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Emergency Preparedness for Kids

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Sure, your kids know how to work the DVR, how to research school projects on the Internet, and how to download the latest apps on their phone, but will they know how to handle difficult life situations? Here are some skills that every child should know.

Getting Lost

Getting separated from your family is a terrifying proposition for children. Whether it’s in the forest or a crowded mall, being lost can be scary. It’s essential that you teach your kids the best way to respond to getting lost in any type of situation. Teach your child that as soon as he recognizes that he is lost, he should stop walking. Reiterate that you will be looking for him and the more he moves around, the harder it will be to find him. If he’s in the wilderness, he should call out. If he’s in a public place, such as a store, he could ask a salesperson with nametag to assist him.

Secret Word

You should create a secret word with your child. Explain that you will always use the secret word in the event that you send someone they may not know to pick them up. For instance, if something happens to you and you must send a co-worker to pick your child up from school, the co-worker will use the secret word, so your child knows it’s safe to go with him. Statistics show that child abductions occur more often within the family than it does with strangers, so it’s a good idea to use the secret word even if family members are picking up your child. Make sure that the word is easy to remember and practice weekly reminders so that neither of you forget.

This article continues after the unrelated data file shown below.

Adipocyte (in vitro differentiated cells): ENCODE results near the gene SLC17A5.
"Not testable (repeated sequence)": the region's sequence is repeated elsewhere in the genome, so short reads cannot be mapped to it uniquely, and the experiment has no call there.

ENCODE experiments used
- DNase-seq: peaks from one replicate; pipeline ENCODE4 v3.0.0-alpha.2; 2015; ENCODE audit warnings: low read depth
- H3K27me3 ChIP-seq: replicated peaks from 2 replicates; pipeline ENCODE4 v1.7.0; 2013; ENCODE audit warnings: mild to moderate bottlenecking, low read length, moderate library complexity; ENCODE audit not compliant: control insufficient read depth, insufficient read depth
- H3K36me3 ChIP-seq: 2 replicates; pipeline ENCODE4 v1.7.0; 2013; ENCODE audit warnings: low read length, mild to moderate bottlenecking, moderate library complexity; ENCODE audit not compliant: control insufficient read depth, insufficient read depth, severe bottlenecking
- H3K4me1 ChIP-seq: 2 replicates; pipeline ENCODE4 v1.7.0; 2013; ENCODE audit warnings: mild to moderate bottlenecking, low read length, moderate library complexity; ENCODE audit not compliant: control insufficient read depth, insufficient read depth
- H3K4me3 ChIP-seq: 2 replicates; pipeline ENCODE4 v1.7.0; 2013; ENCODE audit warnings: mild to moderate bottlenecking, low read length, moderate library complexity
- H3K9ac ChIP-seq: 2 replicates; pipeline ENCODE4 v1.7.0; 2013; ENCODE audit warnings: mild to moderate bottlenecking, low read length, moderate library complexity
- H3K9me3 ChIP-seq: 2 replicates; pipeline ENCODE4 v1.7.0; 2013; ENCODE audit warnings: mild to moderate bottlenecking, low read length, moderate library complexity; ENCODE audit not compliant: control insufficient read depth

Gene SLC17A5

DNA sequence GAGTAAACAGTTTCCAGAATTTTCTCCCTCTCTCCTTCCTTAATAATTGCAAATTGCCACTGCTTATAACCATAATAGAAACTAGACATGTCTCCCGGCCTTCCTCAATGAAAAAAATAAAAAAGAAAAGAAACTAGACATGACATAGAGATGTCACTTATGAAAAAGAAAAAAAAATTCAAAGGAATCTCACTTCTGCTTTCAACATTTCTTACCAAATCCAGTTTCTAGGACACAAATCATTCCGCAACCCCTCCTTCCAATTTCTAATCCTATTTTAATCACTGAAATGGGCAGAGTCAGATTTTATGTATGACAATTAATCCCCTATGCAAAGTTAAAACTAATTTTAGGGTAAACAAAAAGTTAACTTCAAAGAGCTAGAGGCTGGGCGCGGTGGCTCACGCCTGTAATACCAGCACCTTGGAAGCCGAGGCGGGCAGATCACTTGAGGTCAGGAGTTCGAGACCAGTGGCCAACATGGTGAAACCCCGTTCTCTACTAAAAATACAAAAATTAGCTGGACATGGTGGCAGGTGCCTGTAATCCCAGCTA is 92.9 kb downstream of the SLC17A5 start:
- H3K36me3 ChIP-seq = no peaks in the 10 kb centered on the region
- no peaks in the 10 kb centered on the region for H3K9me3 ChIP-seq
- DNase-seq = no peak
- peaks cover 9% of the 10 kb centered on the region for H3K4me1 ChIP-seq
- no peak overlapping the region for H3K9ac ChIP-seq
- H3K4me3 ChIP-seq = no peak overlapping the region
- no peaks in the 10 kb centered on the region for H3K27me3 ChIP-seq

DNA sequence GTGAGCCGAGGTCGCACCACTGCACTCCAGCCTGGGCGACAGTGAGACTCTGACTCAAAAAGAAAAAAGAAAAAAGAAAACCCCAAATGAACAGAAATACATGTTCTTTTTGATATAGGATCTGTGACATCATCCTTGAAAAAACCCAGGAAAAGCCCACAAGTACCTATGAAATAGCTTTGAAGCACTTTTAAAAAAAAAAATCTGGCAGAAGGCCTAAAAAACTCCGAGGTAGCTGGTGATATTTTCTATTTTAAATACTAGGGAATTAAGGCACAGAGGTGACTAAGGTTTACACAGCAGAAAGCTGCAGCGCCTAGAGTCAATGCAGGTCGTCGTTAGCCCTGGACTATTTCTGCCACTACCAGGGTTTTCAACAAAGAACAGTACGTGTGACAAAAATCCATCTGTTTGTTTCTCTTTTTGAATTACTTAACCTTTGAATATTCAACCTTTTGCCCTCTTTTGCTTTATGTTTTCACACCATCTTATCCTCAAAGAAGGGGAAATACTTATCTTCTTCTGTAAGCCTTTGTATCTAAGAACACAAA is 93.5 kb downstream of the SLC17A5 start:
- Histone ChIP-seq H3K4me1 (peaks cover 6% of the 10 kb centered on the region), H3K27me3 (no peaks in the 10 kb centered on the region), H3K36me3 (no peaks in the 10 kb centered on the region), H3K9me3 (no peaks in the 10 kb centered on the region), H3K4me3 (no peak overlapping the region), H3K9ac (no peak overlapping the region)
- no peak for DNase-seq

Even young children can be taught to dial 911 in an emergency. If your child is shy or not used to speaking on the phone, you can practice what he might need to say to the emergency operator. Explain that the operator will want to know exactly what the emergency is and may even ask that he follow specific instructions. Tell your child that they must stay on the phone with 911 until help arrives. Teach him your address and keep it written clearly in an easily accessible location. Even if he has it memorized, the stress of the emergency may cause him to draw a blank. Having essential information at eye level will help him feel more in control, and therefore, less afraid.

Teach your children to be prepared for any emergency situation, and be prepared yourself. For financial preparedness, visit Jason Hartman’s web site for detailed advice on your fiscal future. (Top image: Flickr | vastateparksstaff)

The Holistic Survival Team


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